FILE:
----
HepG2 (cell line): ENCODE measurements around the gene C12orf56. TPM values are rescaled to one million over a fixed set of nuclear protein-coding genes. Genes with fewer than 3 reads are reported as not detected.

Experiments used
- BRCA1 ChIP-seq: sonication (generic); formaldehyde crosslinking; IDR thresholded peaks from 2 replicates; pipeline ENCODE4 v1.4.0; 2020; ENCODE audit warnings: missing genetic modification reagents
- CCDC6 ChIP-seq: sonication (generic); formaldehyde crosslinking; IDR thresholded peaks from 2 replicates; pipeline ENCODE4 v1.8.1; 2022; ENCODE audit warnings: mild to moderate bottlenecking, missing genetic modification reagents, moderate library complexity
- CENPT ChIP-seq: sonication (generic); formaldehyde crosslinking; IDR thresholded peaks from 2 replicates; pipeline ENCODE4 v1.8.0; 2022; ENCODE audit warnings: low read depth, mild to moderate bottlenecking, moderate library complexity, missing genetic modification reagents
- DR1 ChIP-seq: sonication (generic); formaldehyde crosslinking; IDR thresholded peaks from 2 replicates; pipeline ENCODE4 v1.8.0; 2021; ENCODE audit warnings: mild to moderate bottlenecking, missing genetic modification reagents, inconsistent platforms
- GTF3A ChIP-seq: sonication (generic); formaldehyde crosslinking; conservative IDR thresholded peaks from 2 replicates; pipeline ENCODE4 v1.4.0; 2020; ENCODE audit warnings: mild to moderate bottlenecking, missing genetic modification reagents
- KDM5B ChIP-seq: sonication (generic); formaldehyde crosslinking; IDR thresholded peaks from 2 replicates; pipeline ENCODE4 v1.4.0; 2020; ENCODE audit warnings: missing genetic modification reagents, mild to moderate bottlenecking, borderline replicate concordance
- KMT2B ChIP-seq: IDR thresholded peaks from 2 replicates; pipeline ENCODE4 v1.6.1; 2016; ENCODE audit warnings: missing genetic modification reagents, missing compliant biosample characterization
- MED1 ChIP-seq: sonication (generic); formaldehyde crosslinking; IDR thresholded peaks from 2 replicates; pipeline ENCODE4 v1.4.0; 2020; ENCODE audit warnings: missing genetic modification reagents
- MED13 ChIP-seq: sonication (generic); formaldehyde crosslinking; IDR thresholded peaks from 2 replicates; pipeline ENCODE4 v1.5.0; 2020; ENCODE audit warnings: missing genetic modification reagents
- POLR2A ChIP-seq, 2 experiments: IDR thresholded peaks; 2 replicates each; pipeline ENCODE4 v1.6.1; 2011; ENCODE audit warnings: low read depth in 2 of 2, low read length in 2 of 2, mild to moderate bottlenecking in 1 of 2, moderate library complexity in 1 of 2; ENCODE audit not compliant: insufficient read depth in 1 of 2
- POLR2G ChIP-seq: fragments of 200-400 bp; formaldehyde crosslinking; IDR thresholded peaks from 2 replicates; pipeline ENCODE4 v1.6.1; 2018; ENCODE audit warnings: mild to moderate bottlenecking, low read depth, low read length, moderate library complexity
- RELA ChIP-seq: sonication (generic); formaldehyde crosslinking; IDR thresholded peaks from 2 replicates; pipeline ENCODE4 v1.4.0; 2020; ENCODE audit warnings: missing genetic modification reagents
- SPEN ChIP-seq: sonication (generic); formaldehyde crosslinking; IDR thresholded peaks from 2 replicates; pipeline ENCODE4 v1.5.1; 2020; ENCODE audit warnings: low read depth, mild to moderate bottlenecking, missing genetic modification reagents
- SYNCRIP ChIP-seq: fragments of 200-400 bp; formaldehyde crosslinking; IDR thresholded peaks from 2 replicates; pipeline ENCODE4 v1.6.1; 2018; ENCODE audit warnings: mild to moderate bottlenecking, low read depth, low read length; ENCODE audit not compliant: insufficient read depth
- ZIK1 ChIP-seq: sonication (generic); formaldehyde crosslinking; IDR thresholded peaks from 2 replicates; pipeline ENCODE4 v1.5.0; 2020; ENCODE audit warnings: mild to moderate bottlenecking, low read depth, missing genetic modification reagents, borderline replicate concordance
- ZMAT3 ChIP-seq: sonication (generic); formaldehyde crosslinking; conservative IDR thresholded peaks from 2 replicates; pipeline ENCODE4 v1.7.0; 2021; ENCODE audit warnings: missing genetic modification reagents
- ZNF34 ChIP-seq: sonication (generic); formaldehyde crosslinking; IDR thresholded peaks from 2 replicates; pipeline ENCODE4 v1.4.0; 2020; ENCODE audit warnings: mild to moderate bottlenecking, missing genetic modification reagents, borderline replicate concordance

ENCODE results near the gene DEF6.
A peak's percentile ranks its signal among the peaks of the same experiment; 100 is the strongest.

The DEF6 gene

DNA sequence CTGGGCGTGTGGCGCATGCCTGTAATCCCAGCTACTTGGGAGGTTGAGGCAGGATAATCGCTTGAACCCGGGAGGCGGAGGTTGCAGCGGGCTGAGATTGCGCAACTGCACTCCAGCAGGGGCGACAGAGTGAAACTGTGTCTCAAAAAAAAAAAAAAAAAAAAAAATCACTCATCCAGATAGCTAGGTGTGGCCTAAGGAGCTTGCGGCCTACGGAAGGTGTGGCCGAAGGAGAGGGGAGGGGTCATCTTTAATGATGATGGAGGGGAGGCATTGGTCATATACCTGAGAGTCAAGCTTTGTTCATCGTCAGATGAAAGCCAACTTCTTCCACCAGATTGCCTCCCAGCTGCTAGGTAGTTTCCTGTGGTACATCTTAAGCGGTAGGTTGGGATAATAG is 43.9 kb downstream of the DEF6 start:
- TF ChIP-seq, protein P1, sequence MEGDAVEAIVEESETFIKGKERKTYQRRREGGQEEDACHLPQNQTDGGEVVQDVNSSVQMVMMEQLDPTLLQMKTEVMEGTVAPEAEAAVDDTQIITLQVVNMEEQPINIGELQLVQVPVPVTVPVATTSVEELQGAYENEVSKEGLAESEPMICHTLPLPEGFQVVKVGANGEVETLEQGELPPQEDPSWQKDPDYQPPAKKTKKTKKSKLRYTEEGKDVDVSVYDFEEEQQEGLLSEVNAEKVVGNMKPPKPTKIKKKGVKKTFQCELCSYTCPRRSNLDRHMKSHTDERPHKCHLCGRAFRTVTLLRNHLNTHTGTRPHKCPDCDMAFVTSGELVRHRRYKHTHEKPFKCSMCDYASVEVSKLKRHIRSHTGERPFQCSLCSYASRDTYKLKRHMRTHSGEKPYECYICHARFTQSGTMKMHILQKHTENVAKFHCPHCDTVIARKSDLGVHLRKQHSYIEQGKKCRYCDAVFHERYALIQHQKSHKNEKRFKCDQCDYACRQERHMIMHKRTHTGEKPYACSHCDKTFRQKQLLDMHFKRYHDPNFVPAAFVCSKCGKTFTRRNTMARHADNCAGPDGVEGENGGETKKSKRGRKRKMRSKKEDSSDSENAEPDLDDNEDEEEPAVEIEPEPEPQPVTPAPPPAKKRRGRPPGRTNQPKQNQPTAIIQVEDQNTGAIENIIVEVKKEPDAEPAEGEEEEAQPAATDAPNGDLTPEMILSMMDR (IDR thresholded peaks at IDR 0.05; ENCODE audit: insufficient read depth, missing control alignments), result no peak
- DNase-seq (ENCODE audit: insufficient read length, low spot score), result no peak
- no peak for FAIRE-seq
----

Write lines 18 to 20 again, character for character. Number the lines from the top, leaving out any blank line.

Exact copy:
- ZMAT3 ChIP-seq: sonication (generic); formaldehyde crosslinking; conservative IDR thresholded peaks from 2 replicates; pipeline ENCODE4 v1.7.0; 2021; ENCODE audit warnings: missing genetic modification reagents
- ZNF34 ChIP-seq: sonication (generic); formaldehyde crosslinking; IDR thresholded peaks from 2 replicates; pipeline ENCODE4 v1.4.0; 2020; ENCODE audit warnings: mild to moderate bottlenecking, missing genetic modification reagents, borderline replicate concordance

ENCODE results near the gene DEF6.